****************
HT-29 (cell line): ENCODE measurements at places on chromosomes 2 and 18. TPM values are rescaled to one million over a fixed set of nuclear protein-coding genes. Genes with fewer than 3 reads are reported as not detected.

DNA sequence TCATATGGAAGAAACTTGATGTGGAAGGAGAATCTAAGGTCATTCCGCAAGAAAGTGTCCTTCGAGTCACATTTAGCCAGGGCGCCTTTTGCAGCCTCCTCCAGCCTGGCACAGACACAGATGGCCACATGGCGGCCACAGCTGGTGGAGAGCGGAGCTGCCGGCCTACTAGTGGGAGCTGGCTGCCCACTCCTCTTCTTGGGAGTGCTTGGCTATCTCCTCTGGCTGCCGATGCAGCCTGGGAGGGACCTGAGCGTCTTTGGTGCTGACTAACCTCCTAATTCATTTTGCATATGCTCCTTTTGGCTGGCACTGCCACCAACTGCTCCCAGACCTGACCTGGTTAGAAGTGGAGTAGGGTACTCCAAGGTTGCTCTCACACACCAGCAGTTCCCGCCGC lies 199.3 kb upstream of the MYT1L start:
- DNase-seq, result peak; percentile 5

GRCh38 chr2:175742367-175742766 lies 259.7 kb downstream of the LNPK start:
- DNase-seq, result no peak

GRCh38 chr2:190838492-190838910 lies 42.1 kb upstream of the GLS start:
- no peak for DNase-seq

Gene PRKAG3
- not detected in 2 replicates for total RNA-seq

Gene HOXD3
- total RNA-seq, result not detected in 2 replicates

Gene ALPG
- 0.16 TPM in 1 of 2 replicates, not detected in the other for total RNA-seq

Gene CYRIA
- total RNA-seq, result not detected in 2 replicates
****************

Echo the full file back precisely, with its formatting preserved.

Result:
HT-29 (cell line): ENCODE measurements at places on chromosomes 2 and 18. TPM values are rescaled to one million over a fixed set of nuclear protein-coding genes. Genes with fewer than 3 reads are reported as not detected.

DNA sequence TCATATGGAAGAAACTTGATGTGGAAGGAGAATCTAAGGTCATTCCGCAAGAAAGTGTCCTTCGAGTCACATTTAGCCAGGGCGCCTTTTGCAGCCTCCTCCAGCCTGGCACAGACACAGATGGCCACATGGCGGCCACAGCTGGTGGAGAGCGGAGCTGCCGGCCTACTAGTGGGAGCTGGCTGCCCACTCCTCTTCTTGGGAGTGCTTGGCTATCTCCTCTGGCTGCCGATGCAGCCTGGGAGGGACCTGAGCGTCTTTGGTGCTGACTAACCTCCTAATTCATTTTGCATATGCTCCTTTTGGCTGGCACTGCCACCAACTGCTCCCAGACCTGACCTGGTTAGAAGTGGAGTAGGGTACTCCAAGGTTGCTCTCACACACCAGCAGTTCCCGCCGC lies 199.3 kb upstream of the MYT1L start:
- DNase-seq, result peak; percentile 5

GRCh38 chr2:175742367-175742766 lies 259.7 kb downstream of the LNPK start:
- DNase-seq, result no peak

GRCh38 chr2:190838492-190838910 lies 42.1 kb upstream of the GLS start:
- no peak for DNase-seq

Gene PRKAG3
- not detected in 2 replicates for total RNA-seq

Gene HOXD3
- total RNA-seq, result not detected in 2 replicates

Gene ALPG
- 0.16 TPM in 1 of 2 replicates, not detected in the other for total RNA-seq

Gene CYRIA
- total RNA-seq, result not detected in 2 replicates